ICM Partners Files Motion in WGA Lawsuit to Have Complaints Against Agency Thrown Out

ICM argues that WGA lacks the standing to claim the agency breached its fiduciary duty

ICM Partners on Friday filed a motion in its legal battle with the Writers Guild of America to have the guild and its writers’ complaints against the agency thrown out.

In a demurer filed with the Los Angeles County Superior Court, ICM and its lawyers argue that the WGA lacks the standing to claim the agency breached its fiduciary duty or engaged in fraudulent activity whether intentionally or not. ICM also said that writers Patricia Carr (“Reign”) and Chip Johannessen (“Homeland”) did not provide sufficient facts or examples of ICM engaging in unfair competition.

“In addition to failing to allege a viable theory by which packaging fees could be ‘unlawful,’ plaintiffs also fail to allege facts sufficient to demonstrate that they are ‘unfair,’ or that ICM engaged in any ‘unfair’ practice with regard to them,” ICM’s filing reads. “Plaintiffs’ claims — which allege packaging ‘deprive[s] writers of loyal, conflict-free representation; divert compensation away from the writers and other creative talent . . . ; and undermine the market for writers’ creative endeavors,’ — cannot satisfy the ‘unfairness’ requirements.”

The WGA, in April, filed a civil lawsuit against ICM and three additional top Hollywood talent agencies. The lawsuit, which named eight WGA member writers as plaintiffs, alleged that packaging fees — collected when agencies bundle talent and present them as a package to a studio or network for film or TV projects — are illegal under California and federal law.

The WGA said that packaging fees violate California fiduciary law by “severing the relationship between writers’ compensation and what the agency receives in fees.” Carr and Johannessen, two of the eight writers included in the WGA’s initial lawsuit, said they were both hurt by packaging done by ICM.

In its filings Friday, ICM refuted the claims on a number of fronts. The agency argues not only that packaging and packaging fees aren’t unlawful, but that the WGA and its writers consented to packaging fees through the collective bargaining agreement between the guild and ICM’s member organization, the Association of Talent Agents.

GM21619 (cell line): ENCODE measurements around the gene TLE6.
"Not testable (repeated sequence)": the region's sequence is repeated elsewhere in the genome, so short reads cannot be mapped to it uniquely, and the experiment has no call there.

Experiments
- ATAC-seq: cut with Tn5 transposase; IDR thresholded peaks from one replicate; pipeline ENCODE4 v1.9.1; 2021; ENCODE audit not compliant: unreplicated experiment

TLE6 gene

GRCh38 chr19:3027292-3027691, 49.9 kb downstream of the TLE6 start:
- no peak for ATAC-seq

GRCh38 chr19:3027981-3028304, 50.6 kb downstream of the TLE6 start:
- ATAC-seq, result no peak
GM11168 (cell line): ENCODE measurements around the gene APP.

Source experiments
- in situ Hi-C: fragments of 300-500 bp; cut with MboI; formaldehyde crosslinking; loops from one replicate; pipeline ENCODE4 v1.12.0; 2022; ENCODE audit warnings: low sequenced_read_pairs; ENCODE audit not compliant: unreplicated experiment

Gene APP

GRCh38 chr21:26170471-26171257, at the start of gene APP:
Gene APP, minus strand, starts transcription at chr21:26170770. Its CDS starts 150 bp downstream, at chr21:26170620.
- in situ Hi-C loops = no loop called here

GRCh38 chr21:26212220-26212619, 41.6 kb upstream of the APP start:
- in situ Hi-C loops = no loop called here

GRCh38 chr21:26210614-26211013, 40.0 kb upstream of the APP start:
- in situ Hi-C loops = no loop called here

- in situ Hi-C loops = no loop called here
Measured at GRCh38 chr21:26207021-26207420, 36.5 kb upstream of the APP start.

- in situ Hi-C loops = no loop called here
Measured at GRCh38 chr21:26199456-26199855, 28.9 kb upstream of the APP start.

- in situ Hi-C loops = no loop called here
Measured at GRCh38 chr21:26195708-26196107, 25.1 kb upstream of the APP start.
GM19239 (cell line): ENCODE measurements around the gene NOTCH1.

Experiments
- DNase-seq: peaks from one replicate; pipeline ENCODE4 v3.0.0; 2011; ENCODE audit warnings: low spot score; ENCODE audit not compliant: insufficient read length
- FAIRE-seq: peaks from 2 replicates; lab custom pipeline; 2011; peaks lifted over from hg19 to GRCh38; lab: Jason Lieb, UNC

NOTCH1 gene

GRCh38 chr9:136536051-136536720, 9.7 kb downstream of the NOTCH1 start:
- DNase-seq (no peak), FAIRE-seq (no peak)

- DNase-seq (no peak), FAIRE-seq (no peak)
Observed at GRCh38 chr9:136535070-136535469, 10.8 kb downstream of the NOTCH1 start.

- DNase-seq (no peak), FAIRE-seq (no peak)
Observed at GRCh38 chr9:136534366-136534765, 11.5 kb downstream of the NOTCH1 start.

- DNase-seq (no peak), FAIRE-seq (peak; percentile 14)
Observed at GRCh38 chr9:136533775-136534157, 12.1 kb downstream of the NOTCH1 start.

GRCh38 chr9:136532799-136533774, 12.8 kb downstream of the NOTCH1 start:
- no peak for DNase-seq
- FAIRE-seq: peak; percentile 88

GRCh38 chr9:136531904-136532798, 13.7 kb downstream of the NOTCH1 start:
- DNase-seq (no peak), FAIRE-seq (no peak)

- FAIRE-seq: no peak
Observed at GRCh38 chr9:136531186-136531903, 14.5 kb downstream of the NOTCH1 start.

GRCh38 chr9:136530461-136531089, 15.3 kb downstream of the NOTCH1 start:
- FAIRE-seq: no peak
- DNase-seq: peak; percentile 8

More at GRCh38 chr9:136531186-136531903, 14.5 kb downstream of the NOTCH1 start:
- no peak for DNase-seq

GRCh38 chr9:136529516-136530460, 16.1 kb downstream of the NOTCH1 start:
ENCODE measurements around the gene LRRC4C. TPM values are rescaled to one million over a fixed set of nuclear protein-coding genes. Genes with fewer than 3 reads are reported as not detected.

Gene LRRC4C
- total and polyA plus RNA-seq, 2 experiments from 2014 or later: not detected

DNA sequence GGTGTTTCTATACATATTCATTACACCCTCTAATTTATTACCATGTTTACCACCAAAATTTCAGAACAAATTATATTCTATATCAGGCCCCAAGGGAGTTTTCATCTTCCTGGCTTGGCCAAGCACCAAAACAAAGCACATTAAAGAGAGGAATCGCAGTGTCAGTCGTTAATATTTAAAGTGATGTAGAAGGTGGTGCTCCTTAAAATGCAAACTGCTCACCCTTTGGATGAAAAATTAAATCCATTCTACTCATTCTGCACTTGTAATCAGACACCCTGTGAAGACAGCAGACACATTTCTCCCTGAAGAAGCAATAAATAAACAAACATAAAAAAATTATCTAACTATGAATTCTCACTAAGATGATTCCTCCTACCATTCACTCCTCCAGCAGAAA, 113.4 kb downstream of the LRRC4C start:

“Through the [Artists’ Manager Basic Agreement], plaintiffs all consented to the structural aspects of packaging. They thus cannot allege a fiduciary breach based on the practice of packaging alone,” ICM argued in its filing. “Separate and apart from its informed consent, the WGA also lacks standing. The WGA does not — and cannot — allege that ICM breached fiduciary duties owed to the WGA; the agencies are indisputably not fiduciaries of the WGA. Rather, the WGA purports to assert claims on behalf of some undisclosed number of its approximately 14,000 members (only a fraction of whom were ever represented by ICM).

“An association, including a union, has standing to bring claims on behalf of its members only when ‘neither the claim asserted nor the relief requested requires the participation of individual members in the lawsuit,'” the filing reads. “Where individualized proof would be necessary to prove any component of a claim, standing is lacking, and the claim must be dismissed.”

On top of that ICM argued in its filing that it wasn’t even involved in packaging Carr’s projects, and that Johannessen’s shows weren’t packaged at all.

ICM lays out that Carr said in the initial complaint that she worked on packaged shows “90210,” “Mixology,” “Private Practice” and “Reba,” but does not say those shows were packaged by ICM. ICM began repping Carr in January 2018, after all four shows had ended.

“Plaintiff Carr also fails to plead the elements of her claim for breach of fiduciary duty. While she vaguely asserts that she was harmed ‘by the payment of packaging fees to Agencies,’ she pleads no facts sufficient to establish that ICM breached any fiduciaries owed to her… Carr’s claims thus contain no well-pleaded facts against ICM and must be dismissed,” ICM’s lawyers wrote.

“The constructive fraud claim further fails as to all plaintiffs because none has pled with the requisite specificity. Each element of constructive fraud must be pled with specificity,” the filing continues. “No plaintiff comes close to meeting this heightened standard, including the WGA, Carr, and Johannessen. Instead, plaintiffs provide a hodgepodge of conclusory assertions in paragraph
83 of the [First Amended Complaint] about ICM’s supposed general conduct toward ‘Carr, Johannessen, and other members of the Guilds” regarding “concealing” packaging activities. Not a single statement in the FAC shows the ‘how, when, where, to whom, and by what means [any alleged] representations [or acts of concealment] were tendered.'”

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